Friday 17 January 2020

Mary O'Rourke: 'Let the jousting begin as it's all to play for at polls'

As we head into 2020, the political landscape is vast and the outcome unknown, writes Mary O'Rourke

Well, the season of goodwill has passed. I'm sure for many of the readers there were lots of conversations in their homes over the Christmas days.

I had great conversations, and what truly struck me was that while I am a political nerd, and I know a few more political nerds, the general population is quite immune to infatuation with the political system.

All they know is that there are letters and emails flying between Micheal Martin and Leo Varadkar. As one person said to me over Christmas: "Why don't they just talk, why are they sending correspondence to one another? It sounds a bit daft." Yes, of course, to the ordinary citizen, it does appear daft, but we are now in 2020 and there is no doubt there is going to be a general election. Whether it's going to be in February, March, April or May remains the outcome of the upcoming conversation between Leo Varadkar and Micheal Martin.

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Prior to Christmas, there was a poll which showed the two parties equal, and I am firmly of that opinion. But the recent by-elections occasioned by European vacancies have shown us one important part of the electoral system. It appears that when you look at those results, the party that received more in preferences when somebody was going out was Fianna Fail. They remained the favourite in those election jousts, not just in number ones but in preferences too.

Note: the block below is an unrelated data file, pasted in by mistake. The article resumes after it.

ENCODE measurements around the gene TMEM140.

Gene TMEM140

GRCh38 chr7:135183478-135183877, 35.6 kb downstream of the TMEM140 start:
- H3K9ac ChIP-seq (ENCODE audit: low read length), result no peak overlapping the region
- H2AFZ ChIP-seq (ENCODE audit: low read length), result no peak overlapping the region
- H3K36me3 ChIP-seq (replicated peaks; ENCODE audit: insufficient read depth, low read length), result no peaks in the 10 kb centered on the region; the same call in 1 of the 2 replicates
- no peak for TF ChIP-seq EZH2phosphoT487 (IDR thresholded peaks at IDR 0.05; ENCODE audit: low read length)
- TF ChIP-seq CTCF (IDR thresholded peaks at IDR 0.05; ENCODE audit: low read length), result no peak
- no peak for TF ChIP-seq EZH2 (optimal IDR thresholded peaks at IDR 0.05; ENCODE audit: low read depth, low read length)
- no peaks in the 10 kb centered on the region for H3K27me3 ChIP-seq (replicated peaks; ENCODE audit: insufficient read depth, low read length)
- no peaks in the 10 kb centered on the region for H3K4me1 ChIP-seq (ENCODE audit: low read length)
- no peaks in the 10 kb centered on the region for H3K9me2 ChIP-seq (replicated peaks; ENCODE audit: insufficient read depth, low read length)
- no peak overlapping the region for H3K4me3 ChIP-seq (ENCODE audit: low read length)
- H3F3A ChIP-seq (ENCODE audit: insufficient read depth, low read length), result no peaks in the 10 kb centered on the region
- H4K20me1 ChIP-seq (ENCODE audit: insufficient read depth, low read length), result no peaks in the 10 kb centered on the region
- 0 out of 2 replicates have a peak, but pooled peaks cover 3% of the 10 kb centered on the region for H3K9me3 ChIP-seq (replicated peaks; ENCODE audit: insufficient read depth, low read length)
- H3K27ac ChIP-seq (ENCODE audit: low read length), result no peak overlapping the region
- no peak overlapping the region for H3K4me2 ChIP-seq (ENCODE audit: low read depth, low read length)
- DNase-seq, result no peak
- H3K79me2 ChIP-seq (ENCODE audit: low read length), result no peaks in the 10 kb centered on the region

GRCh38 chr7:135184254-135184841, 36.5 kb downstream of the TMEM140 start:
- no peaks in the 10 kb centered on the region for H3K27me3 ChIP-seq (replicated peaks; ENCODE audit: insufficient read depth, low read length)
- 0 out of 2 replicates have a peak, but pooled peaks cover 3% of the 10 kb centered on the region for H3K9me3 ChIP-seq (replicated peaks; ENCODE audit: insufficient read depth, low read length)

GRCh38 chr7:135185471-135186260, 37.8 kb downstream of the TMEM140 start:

In the election system which we have, this is very good news, because of course the preferences in so many cases mean the winning or losing of a seat.

Both parties, Fianna Fail and Fine Gael, seem to have their ducks in a row, in that they have been quietly arranging their final candidates up and down the country for the general election, and both parties appear ready for the fray in that regard.

Micheal Martin
Micheal Martin

Apart from the preference advantage, there is also the fact that there are up to 10 vacancies on the Fine Gael side. That is retirees such as Michael Noonan, Enda Kenny and others, some who have left the party and become Independent, some who have had misadventures accorded to them, and so it goes.

Now, when we talked this over, we decided this was a very real disadvantage for Fine Gael. Incumbency in a seat brings with it an added voter appeal. Of course, if you carry this to its logical conclusion, the incumbent in the Irish political scene at the moment is Fine Gael, so that one advantage squares off the other, so to speak.

But above everything else, there is the unknown. Which party will fight the better campaign? Which party is better in the field? Evidence dating from the last election in 2016 is that Fianna Fail performed far better in the field than had been anticipated, and far better than had been indicated in the polls going into it. They somehow managed, in all of the election outings in the various constituencies, to do that bit better than had been forecast, and in the end that meant a much better return in seats gained than had been at all anticipated. Now, will this hold true for the forthcoming election? That remains to be seen.